Harry Potter and the Deathly Hallows (9/10) (No spoilers)

Before I post the review check this out. It’s a footage directed by Neil Blomkamp, the director of the new Halo movie. Who knows how long it’ll be online, but hell, it looks amazing. I really hope this sees the light of day, if only doing nothing more than to prove that video game movies don’t have to suck.

And isn’t this just sad. Another Veggie Tales movie that looks to be just as disappointing as the last one. Honestly, people, grow some friggin originality bones. On top of it all, the last Veggie Tales movie was a high seas adventure too, and what do we have now? Another high seas adventure. I predict it will be a critical flop, though knowing how starving some Christians are for quality entertainment, they’ll probably flock to the theater in droves.

And what’s up with this? The trailer doesn’t say anything – it looks simply like another boring futuristic thriller. Yawn.

All, right here we go, my first Deathly Hallows review. *cracks knuckles*

Harry Potter and the Deathly Hallows

I finished Harry Potter and the Deathly Hallows a few weeks ago, and after contemplating for a long time on how much I liked it, whether or not it was good, and how much I really believed other people’s criticisms, I’ve decided to write a review on it. For those of you who have read it, I will post a spoilers review later. For those of you who haven’t, this review is for you, and don’t worry, if you haven’t read any of them, I’ll try not to give away any huge plot points from previous novels, though I think it is safe to say that Harry does not die in either book five or book six, so let’s just take that as fact, shall we?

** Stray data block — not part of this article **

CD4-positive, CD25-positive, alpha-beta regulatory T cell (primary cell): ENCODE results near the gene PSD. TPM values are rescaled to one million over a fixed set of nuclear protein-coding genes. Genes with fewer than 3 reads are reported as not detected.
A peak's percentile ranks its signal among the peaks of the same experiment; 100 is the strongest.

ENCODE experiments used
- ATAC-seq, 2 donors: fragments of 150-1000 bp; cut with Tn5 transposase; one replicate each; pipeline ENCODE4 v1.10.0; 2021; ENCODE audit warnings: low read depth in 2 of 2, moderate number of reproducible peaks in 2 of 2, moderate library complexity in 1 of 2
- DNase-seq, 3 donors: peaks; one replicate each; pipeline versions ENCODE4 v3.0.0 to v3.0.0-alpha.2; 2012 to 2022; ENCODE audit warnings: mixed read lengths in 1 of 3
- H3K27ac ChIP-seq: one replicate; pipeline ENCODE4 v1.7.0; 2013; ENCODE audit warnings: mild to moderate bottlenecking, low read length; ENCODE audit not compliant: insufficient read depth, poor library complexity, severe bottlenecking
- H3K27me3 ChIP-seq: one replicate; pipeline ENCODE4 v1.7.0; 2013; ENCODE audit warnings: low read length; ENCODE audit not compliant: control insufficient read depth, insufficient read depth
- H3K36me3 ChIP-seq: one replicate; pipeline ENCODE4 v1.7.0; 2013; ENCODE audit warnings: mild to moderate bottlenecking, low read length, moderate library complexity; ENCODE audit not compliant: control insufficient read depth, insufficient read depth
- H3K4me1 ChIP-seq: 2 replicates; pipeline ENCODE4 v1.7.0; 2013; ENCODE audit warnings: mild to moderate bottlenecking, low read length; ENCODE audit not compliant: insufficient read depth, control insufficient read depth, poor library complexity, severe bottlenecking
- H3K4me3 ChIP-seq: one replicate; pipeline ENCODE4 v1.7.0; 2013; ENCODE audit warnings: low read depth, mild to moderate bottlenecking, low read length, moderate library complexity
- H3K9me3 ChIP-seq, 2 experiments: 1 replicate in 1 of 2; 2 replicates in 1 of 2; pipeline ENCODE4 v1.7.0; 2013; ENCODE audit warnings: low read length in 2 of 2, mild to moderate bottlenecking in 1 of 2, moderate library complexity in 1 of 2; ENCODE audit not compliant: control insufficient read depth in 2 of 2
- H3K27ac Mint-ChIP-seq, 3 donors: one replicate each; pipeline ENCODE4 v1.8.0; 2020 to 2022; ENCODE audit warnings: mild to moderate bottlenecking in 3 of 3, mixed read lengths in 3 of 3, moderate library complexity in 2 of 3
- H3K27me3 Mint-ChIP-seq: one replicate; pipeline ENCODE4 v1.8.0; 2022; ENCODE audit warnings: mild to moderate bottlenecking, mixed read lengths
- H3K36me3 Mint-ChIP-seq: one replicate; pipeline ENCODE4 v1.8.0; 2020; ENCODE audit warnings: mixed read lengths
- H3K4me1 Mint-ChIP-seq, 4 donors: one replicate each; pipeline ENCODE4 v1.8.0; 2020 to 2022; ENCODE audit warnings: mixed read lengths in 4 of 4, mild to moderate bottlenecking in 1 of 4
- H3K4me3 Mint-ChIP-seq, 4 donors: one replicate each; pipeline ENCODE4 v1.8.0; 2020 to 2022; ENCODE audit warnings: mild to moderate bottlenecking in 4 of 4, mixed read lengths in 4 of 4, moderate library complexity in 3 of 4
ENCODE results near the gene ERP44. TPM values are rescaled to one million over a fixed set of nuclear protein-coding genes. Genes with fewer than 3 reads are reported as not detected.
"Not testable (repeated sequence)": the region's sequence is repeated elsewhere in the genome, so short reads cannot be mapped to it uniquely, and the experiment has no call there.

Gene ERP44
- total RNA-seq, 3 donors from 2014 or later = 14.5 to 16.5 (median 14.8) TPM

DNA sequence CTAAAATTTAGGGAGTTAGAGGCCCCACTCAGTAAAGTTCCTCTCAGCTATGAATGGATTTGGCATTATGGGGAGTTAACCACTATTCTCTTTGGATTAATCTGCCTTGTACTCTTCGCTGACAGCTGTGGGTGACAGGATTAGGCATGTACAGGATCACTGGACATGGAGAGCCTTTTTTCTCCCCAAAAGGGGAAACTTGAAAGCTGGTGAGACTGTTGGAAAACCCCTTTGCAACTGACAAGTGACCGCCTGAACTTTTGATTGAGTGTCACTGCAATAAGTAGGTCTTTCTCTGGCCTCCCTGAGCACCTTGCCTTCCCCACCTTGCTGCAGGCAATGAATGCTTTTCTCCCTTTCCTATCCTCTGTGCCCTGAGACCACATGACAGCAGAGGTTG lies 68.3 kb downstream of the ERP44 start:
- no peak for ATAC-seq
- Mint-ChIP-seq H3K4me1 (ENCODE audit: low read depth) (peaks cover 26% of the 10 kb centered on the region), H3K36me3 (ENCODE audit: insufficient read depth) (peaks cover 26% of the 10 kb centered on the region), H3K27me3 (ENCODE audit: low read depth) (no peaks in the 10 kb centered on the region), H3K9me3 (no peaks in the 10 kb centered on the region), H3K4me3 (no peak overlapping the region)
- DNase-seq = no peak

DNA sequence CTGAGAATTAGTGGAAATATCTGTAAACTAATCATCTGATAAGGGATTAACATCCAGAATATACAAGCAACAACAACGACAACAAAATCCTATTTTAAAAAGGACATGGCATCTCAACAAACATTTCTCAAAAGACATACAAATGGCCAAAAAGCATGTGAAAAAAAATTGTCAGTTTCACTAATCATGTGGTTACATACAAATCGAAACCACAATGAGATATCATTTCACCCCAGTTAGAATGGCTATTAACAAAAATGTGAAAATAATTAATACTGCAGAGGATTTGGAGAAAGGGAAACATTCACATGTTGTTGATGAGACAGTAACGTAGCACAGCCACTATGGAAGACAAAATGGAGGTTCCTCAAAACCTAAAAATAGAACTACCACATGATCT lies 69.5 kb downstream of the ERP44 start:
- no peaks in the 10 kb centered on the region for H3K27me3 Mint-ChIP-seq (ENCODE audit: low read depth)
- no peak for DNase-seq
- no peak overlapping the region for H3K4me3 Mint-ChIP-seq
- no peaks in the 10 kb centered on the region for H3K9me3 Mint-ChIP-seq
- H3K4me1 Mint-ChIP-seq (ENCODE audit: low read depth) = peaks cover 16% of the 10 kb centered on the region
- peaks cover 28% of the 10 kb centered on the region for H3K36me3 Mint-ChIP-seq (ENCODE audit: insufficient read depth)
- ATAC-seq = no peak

Moving along, DH was a wonderful book from beginning to end,with a wonderful mix of tragedy, adventure, romance, and grand climactic showdown. Rowling brings her characters full circle and ties up a myriad of loose ends in such a way that the lack of ends left dangling is nothing short of astounding, and all without going into 100 extra pages of explanation as Tolkien did in ROTK. At 700 some odd pages, it’s the second longest HP book, but fortunately for all of us, it isn’t as dull, monotonous and repetitive as the fifth outing.

I won’t go too much into what “the Deathly Hallows” are, but I will say this – they are an ingenious plot invention by Rowling that keeps the seventh book from becoming too boring, while not seeming like they were merely tacked on for having another book in the series. One thing I was afraid of was that the book would merely ride the wave created by the sixth in the series, but Rowling staunchly refuses to do so, and for that, she should be applauded.

The other great thing about the Deathly Hallows is how much her characters have grown, and how much they are three dimensional. Moreso than both Lewis and Tolkien, Rowling’s characters will go down in the annals of great literature as ones with have true life, a real character arc, and a seriously amazing sense of reality. If any given situation arose, any real Harry Potter fan could tell how a character would react, and except for the occasional erroneous answer, they would mostly be in agreement. Not because Harry’s the brave one, Ron’s the cowardly one, and Hermione’s the smart one – no, they’re so much more than that, and the fact that so many readers could be in agreement over how a character would react is testament to grand writing.

Deathly Hallows may perhaps contain some flaws, but as this is a no spoilers review, it will have to end here. In a couple of days or whenever I get around to it, I will post a full in-depth review of the novel. Until then, Wingardium Leviosa!


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